Tacoma, Washington, has a long history of candy making and in fact, Mars Inc. (Snickers, M&Ms, Mars, and many more), one of the largest candy companies in the world, got its start in the city. In 1911, founder Frank C. Mars started making candy in his kitchen, but the business failed to succeed due to competition from Brown & Haley, maker of Almond Roca, which was established in 1912.
A small family-owned business, the Johnson Candy Company, got its start in 1925 making chocolates using vintage chocolate molds.
The Brown & Haley Company was founded by Harry L. Brown and J. C. Haley in 1912. Their Tacoma factory (the only one) has churned out candy for over 100 years. Almond Roca was created in 1923 after lots of trial and error to develop the perfect candy. This delicious combination of almonds, butter-rich toffee dipped in chocolate, and rolled in more almonds is now exported to over 63 countries around the world. Beautifully packaged in gold foil and placed in pink boxes or tins, it is now the largest exported gift candy in the United States. Roca is now made in a variety of flavors, expanding the line. The company is also known for its Mountain Bars which have a creamy center of vanilla, peanut butter, or cherry and are smothered in peanuts and chocolate.
The Johnson Candy Company began in 1925 with founder Russell Johnson selling chocolates made using vintage chocolate molds. He purchased recipes from an old candy maker and with his wife, Irene, established a family business that has stood the test of time. Their son Ron took over the business in 1963. Now the third generation is running the business, William Johnson has the same exacting standards as both his father and grandfather and continues the legacy. Ron still comes in each day, and you can find him dipping ice cream bars or making peanut clusters.
This is some seriously good candy and my new go-to shop for gifts. One of its top sellers is the open-faced caramel which combines a rich buttery caramel with roasted California almonds. The squares are then dipped in either milk or dark chocolate. The caramel is soft and just firm enough to hold its shape. Another favorite is the mint squares which are an upscale version of an after-dinner mint. Rich dark chocolate surrounds a square of creamy mint candy.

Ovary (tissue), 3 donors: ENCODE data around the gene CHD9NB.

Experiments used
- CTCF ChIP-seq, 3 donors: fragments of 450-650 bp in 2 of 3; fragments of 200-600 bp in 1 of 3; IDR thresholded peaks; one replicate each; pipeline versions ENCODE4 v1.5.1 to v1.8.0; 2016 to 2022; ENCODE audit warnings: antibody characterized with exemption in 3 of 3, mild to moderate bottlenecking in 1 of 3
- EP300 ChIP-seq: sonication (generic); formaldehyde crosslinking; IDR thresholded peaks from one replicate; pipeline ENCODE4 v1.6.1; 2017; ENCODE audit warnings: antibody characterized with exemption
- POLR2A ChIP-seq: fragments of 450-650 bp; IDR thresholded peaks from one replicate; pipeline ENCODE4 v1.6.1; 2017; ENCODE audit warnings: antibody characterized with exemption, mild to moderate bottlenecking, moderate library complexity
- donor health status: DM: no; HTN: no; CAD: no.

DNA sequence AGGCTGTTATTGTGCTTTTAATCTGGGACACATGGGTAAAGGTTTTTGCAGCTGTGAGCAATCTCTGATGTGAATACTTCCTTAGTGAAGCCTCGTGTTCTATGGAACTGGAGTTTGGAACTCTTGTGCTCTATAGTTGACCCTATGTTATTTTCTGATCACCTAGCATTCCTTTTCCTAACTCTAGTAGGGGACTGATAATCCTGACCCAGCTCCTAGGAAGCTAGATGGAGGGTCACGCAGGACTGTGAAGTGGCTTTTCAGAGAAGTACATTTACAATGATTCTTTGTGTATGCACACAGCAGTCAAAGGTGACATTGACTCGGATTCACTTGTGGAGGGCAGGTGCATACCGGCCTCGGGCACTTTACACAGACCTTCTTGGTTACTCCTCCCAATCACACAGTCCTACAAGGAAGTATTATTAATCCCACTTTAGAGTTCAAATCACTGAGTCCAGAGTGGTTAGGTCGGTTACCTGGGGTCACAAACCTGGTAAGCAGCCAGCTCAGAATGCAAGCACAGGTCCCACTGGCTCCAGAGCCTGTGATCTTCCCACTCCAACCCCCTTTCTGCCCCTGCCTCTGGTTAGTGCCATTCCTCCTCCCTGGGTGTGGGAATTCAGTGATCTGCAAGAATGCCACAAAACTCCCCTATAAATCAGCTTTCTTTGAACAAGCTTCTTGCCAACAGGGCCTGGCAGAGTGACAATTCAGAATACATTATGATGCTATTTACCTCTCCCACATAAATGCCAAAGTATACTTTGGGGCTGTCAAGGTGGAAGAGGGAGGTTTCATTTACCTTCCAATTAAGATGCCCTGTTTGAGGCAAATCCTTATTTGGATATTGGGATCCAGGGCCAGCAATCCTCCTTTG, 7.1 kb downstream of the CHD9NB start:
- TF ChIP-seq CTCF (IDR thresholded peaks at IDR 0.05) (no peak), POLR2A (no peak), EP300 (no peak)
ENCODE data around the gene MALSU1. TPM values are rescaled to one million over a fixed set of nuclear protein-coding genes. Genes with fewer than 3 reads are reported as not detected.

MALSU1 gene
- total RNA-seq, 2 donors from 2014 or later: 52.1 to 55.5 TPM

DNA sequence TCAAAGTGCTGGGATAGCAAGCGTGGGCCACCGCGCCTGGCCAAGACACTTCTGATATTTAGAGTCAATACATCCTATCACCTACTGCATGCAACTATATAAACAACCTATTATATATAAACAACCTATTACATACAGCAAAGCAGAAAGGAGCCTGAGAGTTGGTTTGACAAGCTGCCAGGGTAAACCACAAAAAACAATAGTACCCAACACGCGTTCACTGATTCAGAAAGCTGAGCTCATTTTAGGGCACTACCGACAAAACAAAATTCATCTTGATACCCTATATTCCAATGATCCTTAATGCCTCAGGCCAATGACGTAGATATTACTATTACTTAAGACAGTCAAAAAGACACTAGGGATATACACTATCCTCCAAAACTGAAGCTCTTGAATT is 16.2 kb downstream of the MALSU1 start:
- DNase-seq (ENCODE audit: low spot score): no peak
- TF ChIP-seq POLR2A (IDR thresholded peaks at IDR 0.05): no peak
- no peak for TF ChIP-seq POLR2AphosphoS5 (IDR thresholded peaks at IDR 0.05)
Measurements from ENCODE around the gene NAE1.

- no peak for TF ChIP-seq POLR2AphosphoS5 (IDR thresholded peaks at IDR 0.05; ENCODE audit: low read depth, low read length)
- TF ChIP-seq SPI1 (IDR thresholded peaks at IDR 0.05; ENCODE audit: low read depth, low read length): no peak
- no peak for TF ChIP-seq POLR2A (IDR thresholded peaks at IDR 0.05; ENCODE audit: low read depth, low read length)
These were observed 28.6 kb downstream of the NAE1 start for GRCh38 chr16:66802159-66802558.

Here are a few reasons why you should visit these iconic candy makers in Tacoma.
Cool Neon Lights And Iconic Buildings
The Brown and Haley factory building is in downtown Tacoma. The building is painted white and adorned with a bright pink neon sign. The structure is over 100 years old. In front of the factory is a round kiosk-type building which was once the ticket book at the Seattle World’s Fair. On an interesting note, Elvis Presley filmed It Happened at the World’s Fair and he was in this building to keep away from the crowds between takes.
The Johnson Candy Company sits in the Hilltop District of Tacoma and was built in 1949. Famed local architect Silas E. Nelsen designed the building. It still serves as the shop and factory for this family-owned business. A classic neon sign sits atop the building and draws attention to it.
The Brown & Haley Company is still owned by the Haley family while the Johnson Candy Company is still owned by the Johnson family. It makes a difference when your family name is on the sign. Both families carry on the tradition of crafting good quality candy made from the freshest ingredients. Haley family members are still actively involved with the company. The Johnson Candy Company is smaller, and the candy is handcrafted by William “Bill” Johnson as well as his father Ron who still comes in each day to make candy.